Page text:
Before Nostell Priory came into being there was a hermitage but when the Augustinian Canons were introduced to Britain a priory was established soon afterwards on its site. The story of Nostell’s foundation is told in a fourteenth century manuscript detailing twelfth century events.
Apparently King Henry I was on his way to do nasty things to the Scots when his chaplain was taken ill at Pontefract. Whilst he was recovering the chaplain, Ralph Adlave or Adulphus, went hunting and came across the hermits in St Oswald’s Wood (we don’t know how many of them and it was quite normal to be on your own in a group if you were a medieval hermit). Adulphus decided on the spot that he wanted found a priory on the exact spot where he’d encountered the hermits and to become a monastic. Obviously you don’t resign from a job with a Plantagenet king, you ask nicely if it would be possible. King Henry I, having finished with the Scots for the time being gave his gracious consent. Adulphus became an Augustinian Canon in charge of eleven canons. Henry I favoured the new establishment, after all Adulphus had been his confessor, and made a grant of 12d. a day to it from his revenues in Yorkshire.
It was a good thing for a king to become a patron of a monastery. Nobles tended to trip over themselves to follow suit in order to win royal favour. Ilbert or Robert de Lacy swiftly handed over the land on which the priory would sit along with several churches including those at Huddersfield and Batley along with other property.
King Henry II, following the bust up between King Stephen and Empress Matilda, reconfirmed the grants including a three-day fair at the end of February each year coinciding with St Oswald’s feast day.
Nostell Priory was undoubtedly well endowed. As a result it ended up with six daughter houses. The two most important were at Bamburgh in Northumberland, and Breedon in Leicestershire.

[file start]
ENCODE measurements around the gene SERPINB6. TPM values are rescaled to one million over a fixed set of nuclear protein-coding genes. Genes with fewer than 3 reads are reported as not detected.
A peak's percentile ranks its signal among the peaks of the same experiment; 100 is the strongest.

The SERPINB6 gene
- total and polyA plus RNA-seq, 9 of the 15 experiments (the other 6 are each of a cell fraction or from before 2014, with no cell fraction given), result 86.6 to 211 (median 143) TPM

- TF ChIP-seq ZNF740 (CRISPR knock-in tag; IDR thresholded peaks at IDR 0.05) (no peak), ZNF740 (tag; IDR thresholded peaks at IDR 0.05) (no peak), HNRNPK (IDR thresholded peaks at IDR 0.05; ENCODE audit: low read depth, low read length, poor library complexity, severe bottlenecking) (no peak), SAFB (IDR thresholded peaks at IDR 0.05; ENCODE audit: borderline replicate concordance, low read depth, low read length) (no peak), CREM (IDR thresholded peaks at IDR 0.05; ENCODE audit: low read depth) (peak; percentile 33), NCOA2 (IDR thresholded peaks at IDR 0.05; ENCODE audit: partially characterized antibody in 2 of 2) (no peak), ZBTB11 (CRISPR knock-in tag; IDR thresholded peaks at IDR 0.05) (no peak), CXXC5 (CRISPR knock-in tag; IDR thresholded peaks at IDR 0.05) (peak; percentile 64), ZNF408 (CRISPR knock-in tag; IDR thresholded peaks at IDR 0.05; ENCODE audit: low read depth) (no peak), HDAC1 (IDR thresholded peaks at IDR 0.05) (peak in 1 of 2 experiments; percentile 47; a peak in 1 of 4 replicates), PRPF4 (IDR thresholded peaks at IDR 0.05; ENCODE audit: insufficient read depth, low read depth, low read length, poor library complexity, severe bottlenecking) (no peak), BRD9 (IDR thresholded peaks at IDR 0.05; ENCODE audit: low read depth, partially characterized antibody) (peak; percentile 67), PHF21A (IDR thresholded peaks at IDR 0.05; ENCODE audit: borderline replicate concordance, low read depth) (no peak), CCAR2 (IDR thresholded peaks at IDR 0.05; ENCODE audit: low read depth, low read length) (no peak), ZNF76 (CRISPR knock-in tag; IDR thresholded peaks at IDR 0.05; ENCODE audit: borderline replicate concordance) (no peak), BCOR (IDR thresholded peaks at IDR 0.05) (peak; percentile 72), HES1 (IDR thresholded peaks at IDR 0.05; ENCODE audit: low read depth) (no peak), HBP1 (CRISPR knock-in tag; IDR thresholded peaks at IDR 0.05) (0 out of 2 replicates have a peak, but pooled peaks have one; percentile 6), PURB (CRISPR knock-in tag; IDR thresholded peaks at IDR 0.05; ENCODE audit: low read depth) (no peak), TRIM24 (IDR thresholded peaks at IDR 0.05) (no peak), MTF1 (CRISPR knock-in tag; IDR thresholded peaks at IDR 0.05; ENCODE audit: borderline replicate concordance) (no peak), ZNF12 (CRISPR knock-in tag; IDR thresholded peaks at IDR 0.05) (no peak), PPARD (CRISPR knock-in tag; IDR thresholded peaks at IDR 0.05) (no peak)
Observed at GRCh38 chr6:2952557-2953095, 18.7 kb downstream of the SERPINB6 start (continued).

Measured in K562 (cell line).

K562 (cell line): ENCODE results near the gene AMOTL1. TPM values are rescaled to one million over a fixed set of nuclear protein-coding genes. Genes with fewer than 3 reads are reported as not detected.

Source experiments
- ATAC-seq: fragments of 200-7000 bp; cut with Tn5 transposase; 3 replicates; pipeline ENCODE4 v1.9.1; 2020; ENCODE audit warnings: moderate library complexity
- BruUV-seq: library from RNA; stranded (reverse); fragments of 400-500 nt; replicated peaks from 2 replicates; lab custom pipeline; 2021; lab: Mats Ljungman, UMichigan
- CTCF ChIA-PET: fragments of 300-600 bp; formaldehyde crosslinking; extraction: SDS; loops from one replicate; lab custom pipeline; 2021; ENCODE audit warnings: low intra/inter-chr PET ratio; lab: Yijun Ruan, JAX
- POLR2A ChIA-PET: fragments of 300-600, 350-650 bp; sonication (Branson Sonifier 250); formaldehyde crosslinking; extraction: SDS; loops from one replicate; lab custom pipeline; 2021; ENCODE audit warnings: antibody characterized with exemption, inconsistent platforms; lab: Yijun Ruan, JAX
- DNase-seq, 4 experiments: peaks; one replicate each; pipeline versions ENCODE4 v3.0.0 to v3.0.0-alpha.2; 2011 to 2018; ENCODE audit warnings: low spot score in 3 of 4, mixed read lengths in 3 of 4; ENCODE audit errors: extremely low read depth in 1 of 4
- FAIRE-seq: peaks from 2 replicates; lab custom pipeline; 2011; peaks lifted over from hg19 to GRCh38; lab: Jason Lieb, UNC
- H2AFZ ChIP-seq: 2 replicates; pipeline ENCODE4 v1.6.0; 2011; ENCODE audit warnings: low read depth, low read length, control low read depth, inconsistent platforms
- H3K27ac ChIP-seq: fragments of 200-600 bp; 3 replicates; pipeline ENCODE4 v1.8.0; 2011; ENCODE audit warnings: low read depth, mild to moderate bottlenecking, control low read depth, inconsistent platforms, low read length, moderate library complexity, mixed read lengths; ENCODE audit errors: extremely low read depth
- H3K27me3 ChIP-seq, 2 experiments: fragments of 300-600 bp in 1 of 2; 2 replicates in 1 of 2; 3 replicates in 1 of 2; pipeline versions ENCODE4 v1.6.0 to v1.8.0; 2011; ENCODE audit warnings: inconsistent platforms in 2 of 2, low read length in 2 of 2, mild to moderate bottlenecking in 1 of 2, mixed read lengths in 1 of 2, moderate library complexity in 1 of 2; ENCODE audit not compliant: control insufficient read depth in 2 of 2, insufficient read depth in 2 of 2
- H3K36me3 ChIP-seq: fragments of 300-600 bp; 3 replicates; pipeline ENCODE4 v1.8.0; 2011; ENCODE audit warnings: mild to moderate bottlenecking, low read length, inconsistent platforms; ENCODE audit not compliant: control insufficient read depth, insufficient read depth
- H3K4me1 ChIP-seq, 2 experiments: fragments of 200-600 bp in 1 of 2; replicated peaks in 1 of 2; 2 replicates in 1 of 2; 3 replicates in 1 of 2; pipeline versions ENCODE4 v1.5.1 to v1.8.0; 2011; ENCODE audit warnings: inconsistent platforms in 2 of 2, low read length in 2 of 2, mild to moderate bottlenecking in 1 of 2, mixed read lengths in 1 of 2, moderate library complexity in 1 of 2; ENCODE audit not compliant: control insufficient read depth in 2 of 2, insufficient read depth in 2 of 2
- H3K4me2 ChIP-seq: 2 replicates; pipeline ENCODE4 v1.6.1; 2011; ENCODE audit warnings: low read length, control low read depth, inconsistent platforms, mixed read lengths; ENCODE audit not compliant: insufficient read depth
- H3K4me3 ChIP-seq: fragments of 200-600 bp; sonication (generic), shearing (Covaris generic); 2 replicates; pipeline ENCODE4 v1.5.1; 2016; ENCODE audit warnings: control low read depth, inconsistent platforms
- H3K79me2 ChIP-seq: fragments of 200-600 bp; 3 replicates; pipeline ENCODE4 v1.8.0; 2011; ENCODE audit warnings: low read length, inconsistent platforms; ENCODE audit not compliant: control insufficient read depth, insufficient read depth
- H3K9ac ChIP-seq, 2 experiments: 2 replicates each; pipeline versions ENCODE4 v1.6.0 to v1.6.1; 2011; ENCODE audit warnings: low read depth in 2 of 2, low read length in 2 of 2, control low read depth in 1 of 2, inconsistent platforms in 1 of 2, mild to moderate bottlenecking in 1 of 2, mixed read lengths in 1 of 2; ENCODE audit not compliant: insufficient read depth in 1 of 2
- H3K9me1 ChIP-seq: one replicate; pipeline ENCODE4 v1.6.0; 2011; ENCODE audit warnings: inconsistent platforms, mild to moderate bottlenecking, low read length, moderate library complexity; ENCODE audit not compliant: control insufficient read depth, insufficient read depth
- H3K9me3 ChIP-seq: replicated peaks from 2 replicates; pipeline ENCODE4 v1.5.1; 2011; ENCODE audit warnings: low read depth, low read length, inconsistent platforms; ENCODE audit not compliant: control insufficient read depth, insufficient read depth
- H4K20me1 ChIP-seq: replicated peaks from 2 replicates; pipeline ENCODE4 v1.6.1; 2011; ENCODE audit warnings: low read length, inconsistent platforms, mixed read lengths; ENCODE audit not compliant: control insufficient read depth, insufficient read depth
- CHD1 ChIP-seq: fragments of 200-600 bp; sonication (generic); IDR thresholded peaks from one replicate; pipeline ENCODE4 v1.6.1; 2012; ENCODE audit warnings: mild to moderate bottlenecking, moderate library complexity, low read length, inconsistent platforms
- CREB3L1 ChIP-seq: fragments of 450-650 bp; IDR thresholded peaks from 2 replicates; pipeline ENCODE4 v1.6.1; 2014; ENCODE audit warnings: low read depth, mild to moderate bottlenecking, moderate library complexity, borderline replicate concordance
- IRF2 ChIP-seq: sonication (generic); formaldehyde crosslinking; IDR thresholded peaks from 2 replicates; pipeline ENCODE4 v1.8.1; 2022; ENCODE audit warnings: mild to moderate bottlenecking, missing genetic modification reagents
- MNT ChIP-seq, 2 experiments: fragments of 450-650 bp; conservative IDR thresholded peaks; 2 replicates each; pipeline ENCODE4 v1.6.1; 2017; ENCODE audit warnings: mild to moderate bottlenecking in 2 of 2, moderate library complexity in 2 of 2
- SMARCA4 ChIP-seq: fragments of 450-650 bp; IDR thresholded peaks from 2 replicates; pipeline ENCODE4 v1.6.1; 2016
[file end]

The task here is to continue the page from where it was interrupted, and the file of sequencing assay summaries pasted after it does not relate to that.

Of course, things didn’t always go so swimmingly. The reign of King Edward II was not, in general, noted for its successes. The Scots raided deep into England and the revenue from Bamburgh turned into a loss for fifteen years in succession. The arrival of the Black Death didn’t help matters, neither did the politics of the period nor the fact that avaricious archbishops kept trying to snaffle the most profitable churches from the care of the canons. By 1438 the canons of Nostell Priory were in so much financial difficulty that the young and pious King Henry VI granted to the canons the hospital of St. Nicholas, in Pontefract. These financial woes were not unusual. Bottomley notes that about a fifth of all Augustinian foundations failed because of lack of income.
Nostell Priory,however, was able to overcome its difficulties. It developed a reputation for fine manuscripts that ensured a steady flow of income from their commission. In 1536 it’s gross income was £606 9s. 3½d in part also because it had become a site of pilgrimage to St Oswald which Cromwell’s commissioners recorded as superstition. Dr Legh, one of the most notorious of Cromwell’s henchmen, was granted the site on which Nostell Priory stood.
Nothing medieval remains at Nostell Priory. In its place is the eighteenth century house and gardens created by the Winn family. There are three buildings that date from the monastic period “Wragby church, which, though it stands within the park, served the parish and not the monastery; and buildings called ‘The Brewhouse’ and ‘The Refectory’ which lie within the precincts of the adjacent 18th-century Nostell Home Farm. These are all at some distance from the Winns’ house”(Wrathmell ).
Where the Augustinian Canons had parochial responsibilities their priory churches survive rather better. Carlisle Cathedral was an Augustinian priory church as was Hexham Abbey. It is interesting to note that despite the fact that Carlisle, Lanercost and Hexham were Augustinian establishments that the main stronghold of the Augustinians was in fact the Midlands. Derby for instance was home to a number of Augustinian priories but little or nothing of their buildings have survived.
Bottomley, Frank. (1995). Abbey Explorer’s Guide. Otley: Smith Settle
‘Houses of Austin canons: Priory of Nostell’, in A History of the County of York: Volume 3, ed. William Page (London, 1974), pp. 231-235 http://www.british-history.ac.uk/vch/yorks/vol3/pp231-235 [accessed 8 August 2015].
Wrathmell, Stuart. Nostell Priory. http://www.archaeology.wyjs.org.uk/documents/archaeology/newsletters/News21pag6.pdf accessed11.08.2015 09:23
We are being treated to quite the scenic tour through monastic history! One point though: Henry I was of course Norman, not Plantagenet.
I’m supposed to be writing a book on the topic but keep sidetracking myself. You are of course correct about Henry I being defined as Norman.